Columns

Mitra ’18: Energize Rhode Island

By
Opinions Columnist
Friday, April 10, 2015

While the media is currently focused on the prelude to the 2016 elections, Rhode Island has the chance to make history by passing a statewide price on carbon. With the “Energize Rhode Island: Clean Energy Investment and Carbon Pricing Act of 2015,” the Ocean State can address the impacts of global warming and set an example for the rest of the nation to follow. But, for that to happen, the Energize Rhode Island Coalition needs the help of the entire Brown community.

As The Herald reported last month, the Energize Rhode Island Act would reduce emissions by placing an initial price of $15 on every ton of carbon, often in the form of fossil fuels, when it is transported into the state. The price would discourage businesses and households from using fossil fuels so as to avoid the fee and incentivize them to invest in clean alternatives. The revenue from the fee would then be re-invested in direct dividends to residents and businesses. Each resident would get an equal rebate, and businesses would get dividends based on their shares of state employment.

A portion of the revenue — 25 percent — will also be invested in state infrastructure. The coalition sees the plan as a way to enlarge Gov. Gina Raimondo’s proposed Rhode Island Infrastructure Bank. Increasing real personal disposable income through the dividends and investing in government work plans would stimulate the state economy.

A recent economic study from Regional Economic Models, Inc. shows that the bill would reduce emissions by a staggering 35 percent and create 1,000 jobs in the next two years. To put that figure into perspective, Raimondo’s signature Infrastructure Bank is predicted to create only a few hundred jobs in a similar time frame.

The Energize Rhode Island Act would also halt the hemorrhaging of state money spent to import fossil fuels from out of state. Since Rhode Island does not have naturally occurring fossil fuels, most of the spending on energy leaves our borders. Reinvesting the revenue in the state economy could boost local industries and increase in-state spending. The bill is one of the rare policy solutions that can benefit both the environment and the economy, proving that environmental legislation is not always a zero-sum game.

Economic benefits aside, the bill would also benefit the state by significantly reducing emissions. It is time we start giving environmental policy the attention it deserves. Global warming is one of the great challenges of our generation. We have a small window to stop the disastrous effects of climate change, and as responsible citizens of this nation and the world, we have to rise to the occasion. For now and for the future, it is imperative that we find solutions to reduce carbon emissions. And the Energize Rhode Island Act is a simple, effective way to safeguard our environment.

The bill is not the first time Brown students have proactively campaigned for positive change. Organized by Solomon Goldstein-Rose ’16 alongside a team of student interns, the Energize Rhode Island Act exemplifies Brown’s history of involvement in state legislation. Our university has a record of making a concrete difference in the nation’s smallest state. I’m proud to say that Brown students are known for their activism and commitment to progress. Coupled with administrative support and the short distance to the State House, this activist streak has ensured that Brown students remain a significant, if undervalued, part of policy in the state.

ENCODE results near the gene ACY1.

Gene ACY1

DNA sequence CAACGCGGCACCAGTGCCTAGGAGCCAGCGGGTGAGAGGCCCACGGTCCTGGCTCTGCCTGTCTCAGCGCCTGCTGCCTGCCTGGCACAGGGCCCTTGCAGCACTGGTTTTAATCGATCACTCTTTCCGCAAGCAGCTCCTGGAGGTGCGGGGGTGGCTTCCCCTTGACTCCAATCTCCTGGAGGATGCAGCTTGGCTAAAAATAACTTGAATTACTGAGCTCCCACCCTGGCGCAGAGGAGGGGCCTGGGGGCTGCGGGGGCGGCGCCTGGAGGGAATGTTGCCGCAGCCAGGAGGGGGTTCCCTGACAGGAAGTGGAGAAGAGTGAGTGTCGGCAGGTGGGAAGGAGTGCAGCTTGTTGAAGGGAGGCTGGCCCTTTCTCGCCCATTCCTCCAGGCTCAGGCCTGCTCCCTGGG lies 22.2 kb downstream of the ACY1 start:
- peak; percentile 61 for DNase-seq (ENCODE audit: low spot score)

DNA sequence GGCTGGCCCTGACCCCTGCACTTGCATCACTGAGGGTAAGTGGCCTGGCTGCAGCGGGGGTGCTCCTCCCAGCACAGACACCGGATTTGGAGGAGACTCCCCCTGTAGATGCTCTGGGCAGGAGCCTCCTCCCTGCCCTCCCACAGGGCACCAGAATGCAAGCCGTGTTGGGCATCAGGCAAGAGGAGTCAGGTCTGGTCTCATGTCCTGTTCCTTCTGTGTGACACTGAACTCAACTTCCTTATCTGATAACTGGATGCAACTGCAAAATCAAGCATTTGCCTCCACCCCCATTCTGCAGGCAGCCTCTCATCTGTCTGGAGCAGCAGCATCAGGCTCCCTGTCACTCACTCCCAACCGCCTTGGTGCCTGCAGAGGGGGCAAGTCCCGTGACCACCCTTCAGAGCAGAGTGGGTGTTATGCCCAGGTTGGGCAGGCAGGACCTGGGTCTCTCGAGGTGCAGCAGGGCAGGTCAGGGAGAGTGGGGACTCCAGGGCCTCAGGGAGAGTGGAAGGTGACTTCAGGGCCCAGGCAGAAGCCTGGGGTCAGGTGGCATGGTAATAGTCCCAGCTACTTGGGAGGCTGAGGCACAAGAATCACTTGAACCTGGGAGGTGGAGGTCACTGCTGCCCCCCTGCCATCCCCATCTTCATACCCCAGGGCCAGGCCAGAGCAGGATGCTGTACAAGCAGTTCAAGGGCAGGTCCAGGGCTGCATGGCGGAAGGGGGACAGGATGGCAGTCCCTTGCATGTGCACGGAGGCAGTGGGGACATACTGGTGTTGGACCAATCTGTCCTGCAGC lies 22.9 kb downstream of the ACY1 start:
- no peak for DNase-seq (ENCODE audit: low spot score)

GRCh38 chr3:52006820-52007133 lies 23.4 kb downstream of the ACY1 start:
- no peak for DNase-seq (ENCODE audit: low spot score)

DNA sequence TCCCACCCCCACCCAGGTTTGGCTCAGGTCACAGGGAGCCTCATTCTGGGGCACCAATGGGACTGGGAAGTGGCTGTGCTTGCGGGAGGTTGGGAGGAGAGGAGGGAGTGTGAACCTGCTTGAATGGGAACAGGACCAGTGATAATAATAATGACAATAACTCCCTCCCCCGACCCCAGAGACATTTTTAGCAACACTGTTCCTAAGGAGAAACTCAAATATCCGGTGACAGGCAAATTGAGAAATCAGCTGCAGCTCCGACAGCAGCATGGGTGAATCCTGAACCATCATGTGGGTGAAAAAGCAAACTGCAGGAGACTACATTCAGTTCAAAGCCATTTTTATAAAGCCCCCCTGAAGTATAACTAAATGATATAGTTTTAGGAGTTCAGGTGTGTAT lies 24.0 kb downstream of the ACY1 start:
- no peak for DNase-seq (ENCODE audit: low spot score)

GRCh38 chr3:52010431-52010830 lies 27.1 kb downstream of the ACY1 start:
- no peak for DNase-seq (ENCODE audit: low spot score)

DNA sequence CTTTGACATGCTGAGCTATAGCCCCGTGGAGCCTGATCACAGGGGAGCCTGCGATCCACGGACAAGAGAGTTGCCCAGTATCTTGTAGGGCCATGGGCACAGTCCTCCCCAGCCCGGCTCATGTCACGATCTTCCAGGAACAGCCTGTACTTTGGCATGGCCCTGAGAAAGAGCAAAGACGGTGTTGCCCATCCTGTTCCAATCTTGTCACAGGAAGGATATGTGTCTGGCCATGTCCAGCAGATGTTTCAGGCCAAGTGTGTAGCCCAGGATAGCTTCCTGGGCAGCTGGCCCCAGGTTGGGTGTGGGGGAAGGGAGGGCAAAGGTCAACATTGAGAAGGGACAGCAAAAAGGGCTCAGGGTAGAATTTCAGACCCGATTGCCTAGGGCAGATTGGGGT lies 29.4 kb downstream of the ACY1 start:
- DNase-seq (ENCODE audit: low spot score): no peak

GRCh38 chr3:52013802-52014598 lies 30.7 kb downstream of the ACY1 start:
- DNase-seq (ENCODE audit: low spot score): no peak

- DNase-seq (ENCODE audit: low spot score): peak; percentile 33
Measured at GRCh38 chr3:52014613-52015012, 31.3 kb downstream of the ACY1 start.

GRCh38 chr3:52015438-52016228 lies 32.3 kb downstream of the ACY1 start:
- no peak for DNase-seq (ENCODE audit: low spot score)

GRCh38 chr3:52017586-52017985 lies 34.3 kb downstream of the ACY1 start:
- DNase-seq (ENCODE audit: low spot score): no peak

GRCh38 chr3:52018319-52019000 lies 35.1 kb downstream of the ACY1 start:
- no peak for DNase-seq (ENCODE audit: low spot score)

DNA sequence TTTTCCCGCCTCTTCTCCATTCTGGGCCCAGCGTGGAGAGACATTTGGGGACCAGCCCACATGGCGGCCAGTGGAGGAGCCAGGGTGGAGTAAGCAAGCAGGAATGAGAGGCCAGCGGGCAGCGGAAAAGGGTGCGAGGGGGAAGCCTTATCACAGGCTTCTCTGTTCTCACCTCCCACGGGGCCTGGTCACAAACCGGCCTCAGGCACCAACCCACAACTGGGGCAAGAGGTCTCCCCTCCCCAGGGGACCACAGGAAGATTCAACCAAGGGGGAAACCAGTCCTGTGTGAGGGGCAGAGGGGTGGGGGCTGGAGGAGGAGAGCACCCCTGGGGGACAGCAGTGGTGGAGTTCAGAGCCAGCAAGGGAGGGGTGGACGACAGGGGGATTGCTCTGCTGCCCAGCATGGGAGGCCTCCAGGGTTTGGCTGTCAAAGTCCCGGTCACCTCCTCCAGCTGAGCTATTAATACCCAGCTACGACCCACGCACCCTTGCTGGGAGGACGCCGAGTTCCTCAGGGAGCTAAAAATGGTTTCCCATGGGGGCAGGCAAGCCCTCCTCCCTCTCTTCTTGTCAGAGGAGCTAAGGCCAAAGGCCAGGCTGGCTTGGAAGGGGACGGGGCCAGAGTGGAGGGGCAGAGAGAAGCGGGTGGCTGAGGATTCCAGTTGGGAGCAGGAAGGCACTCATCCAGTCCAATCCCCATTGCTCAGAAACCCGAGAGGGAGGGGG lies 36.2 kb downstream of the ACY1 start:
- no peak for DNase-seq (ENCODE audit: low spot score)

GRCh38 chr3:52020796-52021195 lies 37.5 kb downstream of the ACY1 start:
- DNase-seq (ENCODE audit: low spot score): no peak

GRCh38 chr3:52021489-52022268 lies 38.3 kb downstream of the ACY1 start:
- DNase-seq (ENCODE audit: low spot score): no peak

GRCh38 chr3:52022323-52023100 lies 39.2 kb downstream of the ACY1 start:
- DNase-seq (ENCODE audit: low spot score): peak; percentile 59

Just look at Brown’s role in campaigning for same-sex marriage. In spring 2013, the Brown Democrats played an important role in the fight for marriage equality by canvassing and phone-banking to raise awareness. The timely victory of their campaign, which made Rhode Island the 10th state to allow same-sex marriage, invigorated national momentum on the issue.

Another prime example of this influence is the Resilient Rhode Island Act of 2014, a prelude to the Energize Rhode Island Act, which was drafted with the help of several Brown students and championed by a team of Brown interns working alongside J. Timmons Roberts, professor of environmental studies and sociology. The Resilient Rhode Island Act was a ground-breaking proposal that promoted resilience and sustainability in the face of the growing impacts of climate change. With the help of our community, the bill was passed in the legislature and committed the state to reducing emissions by 80 percent by 2050. The target is the most ambitious in the country and earned national attention.

Rhode Island may be a small state, but it can pack a punch. Massachusetts and Vermont are considering similar bills that put a tax on carbon. Brown students and Rhode Islanders have the opportunity to demonstrate their commitment to the economy and the environment and to lead a movement. By showing other states that a carbon price would reduce emissions and stimulate rather than burden the economy, we can catalyze national momentum.

I encourage all members of the Brown community — and the Rhode Island public, for that matter — to join the campaign. The Energize Rhode Island Coalition is looking for volunteers to help with events, phone-banks and state-wide canvassing. Even writing letters to editors and legislators can show support and help bring about a positive outcome: the passing of the bill.

Mili Mitra ’18 is the press coordinator for Energize Rhode Island. For questions about Energize R.I. and how to get involved, contact her at mili_mitra@brown.edu or visit www.energizeri.org.